3.     The statement suggests that if your corporate operations in a certain state are “continuous” and “substantial”, you could be subject to personal jurisdiction on a whole host of issues.

a.      If a corporation does a good amount of business in a state, it seems to be more or less “black letter” that the corporation is subject to general jurisdiction in that state.  These would not be hard cases.

b.     If the corporation does limited business in a state, the court must decide if the state has specific jurisdiction on a particular issue based on how connected that limited business is to the specific issue in question.

4.     Oh boy, hypotheticals!  We’re told that Shoe still has its headquarters in Missouri and is incorporated in Delaware.  They have no salespeople in Wyoming, they don’t sell shoes there, and basically they don’t do any business there except use their roads to transport their shoes to other states.

a.      It would seem that the company doesn’t have sufficient contacts to be subject to personal jurisdiction in Wyoming as a company.  The driver would be subject to personal jurisdiction individually, although the injured person could not expect to get nearly as much money from the driver as from the company.  However, the injured person could sue Shoe in federal court.  As a matter of policy, the remedies that can be obtained through these alternate means should make the courts fairly content with this system of personal jurisdiction.  (I think the right answer is that the company is subject to specific personal jurisdiction in regard to their transportation activities.)

b.     I don’t think the company would be subject to personal jurisdiction in this case either for similar reasons.  The person is not a current employee, and the alleged wrongdoing didn’t take place in Wyoming.  If the court were to come to a different conclusion in case 4a than in case 4b, I think it would rest on where the wrongdoing took place.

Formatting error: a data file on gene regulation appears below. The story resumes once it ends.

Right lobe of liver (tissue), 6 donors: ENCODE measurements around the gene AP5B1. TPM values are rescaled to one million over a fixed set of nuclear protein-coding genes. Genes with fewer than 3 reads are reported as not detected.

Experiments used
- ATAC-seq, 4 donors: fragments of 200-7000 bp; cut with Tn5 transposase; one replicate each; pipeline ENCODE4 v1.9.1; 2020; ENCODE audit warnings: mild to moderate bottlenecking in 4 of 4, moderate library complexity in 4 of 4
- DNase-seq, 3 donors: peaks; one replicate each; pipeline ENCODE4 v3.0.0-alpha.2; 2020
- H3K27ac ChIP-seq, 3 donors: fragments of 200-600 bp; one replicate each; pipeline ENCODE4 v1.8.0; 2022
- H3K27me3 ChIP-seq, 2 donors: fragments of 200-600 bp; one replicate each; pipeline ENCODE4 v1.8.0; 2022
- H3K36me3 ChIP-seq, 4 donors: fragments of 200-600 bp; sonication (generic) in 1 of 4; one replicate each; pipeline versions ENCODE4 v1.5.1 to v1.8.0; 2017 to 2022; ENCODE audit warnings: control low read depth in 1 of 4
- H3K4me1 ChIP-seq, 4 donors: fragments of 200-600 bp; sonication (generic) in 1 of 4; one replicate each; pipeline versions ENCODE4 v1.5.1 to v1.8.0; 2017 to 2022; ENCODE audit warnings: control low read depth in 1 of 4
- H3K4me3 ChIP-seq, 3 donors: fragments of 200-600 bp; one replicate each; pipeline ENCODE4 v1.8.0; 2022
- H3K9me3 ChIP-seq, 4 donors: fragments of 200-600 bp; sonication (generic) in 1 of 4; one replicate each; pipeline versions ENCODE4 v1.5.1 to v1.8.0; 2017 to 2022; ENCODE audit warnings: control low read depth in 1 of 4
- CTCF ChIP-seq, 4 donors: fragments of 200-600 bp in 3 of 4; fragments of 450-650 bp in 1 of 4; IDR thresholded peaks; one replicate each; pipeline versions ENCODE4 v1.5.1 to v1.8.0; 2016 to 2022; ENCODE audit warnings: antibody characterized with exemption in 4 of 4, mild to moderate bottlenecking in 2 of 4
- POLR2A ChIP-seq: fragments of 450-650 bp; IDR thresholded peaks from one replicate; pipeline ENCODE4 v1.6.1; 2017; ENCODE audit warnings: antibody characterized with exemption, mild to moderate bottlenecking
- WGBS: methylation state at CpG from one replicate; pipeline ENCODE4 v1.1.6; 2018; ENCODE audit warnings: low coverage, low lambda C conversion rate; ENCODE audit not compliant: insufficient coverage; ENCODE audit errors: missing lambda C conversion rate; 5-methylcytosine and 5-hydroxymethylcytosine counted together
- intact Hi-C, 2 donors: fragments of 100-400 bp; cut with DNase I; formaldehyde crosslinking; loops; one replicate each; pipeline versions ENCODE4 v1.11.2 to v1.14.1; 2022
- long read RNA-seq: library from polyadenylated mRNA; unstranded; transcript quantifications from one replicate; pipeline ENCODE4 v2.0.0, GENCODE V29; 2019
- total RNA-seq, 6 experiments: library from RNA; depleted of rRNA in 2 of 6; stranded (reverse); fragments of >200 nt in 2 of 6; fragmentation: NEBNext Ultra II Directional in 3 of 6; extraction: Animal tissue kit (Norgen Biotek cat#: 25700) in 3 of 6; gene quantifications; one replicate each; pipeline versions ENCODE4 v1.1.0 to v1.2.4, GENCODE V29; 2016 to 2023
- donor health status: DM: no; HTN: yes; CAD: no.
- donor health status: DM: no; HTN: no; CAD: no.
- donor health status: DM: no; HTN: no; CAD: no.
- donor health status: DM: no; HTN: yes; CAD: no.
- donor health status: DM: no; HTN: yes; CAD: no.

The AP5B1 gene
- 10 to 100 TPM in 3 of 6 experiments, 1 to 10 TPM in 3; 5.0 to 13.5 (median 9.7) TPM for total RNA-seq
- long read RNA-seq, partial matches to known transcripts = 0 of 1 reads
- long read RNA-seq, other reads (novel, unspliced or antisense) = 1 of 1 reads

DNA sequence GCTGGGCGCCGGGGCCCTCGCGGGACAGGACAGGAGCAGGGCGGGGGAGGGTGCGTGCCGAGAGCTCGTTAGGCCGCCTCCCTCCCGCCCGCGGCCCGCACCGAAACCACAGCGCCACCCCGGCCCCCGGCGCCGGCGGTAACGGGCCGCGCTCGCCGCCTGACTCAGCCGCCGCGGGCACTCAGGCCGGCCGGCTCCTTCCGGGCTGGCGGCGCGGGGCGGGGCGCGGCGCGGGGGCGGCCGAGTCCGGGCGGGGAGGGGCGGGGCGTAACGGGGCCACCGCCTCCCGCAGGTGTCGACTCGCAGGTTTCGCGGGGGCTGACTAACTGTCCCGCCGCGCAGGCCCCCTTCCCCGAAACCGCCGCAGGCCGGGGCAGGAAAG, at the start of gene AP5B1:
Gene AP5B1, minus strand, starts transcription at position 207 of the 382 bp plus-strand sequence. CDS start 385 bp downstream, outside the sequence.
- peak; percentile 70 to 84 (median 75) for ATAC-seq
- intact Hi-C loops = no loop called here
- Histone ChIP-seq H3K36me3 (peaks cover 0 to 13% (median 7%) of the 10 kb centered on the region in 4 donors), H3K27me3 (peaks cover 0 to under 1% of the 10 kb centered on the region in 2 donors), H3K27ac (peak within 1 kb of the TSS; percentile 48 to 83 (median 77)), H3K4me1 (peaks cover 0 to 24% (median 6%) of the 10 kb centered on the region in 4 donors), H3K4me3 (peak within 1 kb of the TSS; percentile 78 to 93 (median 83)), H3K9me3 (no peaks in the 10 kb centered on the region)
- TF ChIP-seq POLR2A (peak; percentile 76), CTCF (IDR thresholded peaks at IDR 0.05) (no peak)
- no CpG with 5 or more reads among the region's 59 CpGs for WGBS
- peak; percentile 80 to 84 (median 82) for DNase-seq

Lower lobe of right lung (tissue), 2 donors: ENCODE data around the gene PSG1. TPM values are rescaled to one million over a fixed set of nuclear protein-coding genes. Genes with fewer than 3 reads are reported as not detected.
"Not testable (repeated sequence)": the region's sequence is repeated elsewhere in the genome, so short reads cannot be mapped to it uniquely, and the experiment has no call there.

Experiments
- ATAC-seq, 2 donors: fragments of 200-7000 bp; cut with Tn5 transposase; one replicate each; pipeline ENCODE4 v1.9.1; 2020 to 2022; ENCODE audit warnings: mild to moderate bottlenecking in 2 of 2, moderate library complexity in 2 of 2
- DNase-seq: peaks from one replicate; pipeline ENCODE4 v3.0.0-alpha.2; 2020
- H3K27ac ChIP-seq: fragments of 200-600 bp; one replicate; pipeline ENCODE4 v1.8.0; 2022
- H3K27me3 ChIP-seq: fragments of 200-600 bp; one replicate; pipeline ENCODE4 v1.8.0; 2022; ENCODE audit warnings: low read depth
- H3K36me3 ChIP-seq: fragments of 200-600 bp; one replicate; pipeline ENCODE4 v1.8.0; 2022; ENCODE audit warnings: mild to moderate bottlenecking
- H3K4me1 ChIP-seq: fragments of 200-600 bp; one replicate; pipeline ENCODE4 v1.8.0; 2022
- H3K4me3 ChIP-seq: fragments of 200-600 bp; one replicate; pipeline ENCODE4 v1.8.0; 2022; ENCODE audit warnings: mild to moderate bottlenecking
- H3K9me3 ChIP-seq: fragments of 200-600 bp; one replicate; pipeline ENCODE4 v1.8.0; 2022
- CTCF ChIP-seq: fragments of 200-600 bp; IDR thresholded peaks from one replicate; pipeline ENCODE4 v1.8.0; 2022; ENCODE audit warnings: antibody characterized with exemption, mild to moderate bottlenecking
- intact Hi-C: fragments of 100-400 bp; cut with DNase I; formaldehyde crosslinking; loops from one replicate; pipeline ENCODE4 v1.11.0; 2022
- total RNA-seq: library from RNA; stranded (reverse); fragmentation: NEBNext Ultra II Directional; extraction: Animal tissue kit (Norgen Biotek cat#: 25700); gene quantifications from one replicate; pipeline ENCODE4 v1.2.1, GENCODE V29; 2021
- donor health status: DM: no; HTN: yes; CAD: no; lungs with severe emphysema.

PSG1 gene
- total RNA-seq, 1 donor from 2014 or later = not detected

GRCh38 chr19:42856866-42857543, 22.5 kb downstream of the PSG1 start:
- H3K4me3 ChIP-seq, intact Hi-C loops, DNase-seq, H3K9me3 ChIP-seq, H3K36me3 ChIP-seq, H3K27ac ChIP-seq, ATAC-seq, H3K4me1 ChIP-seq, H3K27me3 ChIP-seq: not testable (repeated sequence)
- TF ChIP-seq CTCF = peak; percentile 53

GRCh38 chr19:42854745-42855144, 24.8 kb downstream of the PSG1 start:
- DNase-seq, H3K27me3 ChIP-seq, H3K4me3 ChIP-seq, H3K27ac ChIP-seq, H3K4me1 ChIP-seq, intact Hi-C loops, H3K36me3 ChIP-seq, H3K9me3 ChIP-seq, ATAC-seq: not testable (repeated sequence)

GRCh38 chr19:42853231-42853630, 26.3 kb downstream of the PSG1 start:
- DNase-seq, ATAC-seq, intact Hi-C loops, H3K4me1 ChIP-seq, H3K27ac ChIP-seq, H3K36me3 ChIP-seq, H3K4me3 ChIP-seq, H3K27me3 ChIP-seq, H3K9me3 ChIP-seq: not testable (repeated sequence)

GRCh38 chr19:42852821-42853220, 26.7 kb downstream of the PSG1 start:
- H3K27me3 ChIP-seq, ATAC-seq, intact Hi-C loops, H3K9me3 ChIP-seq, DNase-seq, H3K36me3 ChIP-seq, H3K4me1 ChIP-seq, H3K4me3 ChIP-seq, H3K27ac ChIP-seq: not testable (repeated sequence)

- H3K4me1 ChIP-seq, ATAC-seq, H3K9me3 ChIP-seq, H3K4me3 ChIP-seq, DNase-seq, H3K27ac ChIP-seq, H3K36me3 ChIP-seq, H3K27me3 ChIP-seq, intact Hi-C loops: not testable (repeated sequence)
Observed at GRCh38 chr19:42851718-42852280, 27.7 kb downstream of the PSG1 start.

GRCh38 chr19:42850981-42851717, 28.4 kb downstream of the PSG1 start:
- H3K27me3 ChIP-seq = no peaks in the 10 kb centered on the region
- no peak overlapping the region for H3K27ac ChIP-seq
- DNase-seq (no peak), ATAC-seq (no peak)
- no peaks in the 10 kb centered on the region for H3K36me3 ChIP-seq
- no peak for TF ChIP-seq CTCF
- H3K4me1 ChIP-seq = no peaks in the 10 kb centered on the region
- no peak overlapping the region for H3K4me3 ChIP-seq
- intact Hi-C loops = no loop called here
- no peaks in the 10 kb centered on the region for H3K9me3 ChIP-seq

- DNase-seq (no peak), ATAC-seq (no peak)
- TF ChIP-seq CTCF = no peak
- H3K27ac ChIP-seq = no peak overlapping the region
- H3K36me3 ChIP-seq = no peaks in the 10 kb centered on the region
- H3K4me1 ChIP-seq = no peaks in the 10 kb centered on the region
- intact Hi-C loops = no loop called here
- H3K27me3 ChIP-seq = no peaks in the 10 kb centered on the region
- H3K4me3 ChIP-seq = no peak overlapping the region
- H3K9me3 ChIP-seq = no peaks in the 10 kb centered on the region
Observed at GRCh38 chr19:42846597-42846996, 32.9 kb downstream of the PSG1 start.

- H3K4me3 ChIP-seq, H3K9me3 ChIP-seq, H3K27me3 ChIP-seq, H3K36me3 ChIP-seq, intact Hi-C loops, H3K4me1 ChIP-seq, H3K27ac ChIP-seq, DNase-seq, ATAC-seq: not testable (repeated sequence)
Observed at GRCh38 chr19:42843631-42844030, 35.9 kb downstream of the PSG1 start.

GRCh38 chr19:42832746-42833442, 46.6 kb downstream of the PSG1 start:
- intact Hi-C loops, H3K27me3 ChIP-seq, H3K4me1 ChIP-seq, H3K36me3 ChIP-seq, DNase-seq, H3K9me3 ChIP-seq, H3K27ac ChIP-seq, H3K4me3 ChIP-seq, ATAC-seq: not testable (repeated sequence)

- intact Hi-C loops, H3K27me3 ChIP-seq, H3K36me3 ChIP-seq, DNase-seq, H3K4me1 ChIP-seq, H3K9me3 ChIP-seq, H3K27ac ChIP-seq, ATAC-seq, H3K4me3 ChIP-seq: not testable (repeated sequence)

c.     It would not make any difference which plaintiff sued in Missouri because it only matters whether the state has personal jurisdiction over the defendant.

d.     I think this would be no different than case 4c.  The Delaware court would have appropriate personal jurisdiction over the company.

e.      The issue here is whether Wyoming has specific jurisdiction or general jurisdiction.  Wyoming would have jurisdiction in regard to transportation, but not in regard to the bond payments.

5.     Are there situations where we can clearly see that a defendant may be sued for all claims in a certain state?

a.      If you’re incorporated in a state, you can be sued there for anything.  If you’re a person domiciled in a state, you can also be sued there for anything.  The induced consent comes from the idea that whatever the state creates, it can mess with or destroy.  If you agree to incorporate in my state, you have to be subject to the rules I set up.

b.     If you’re domiciled in a state, you can be served in that state even if you’re out of state at the time.  This seems like a change from Pennoyer.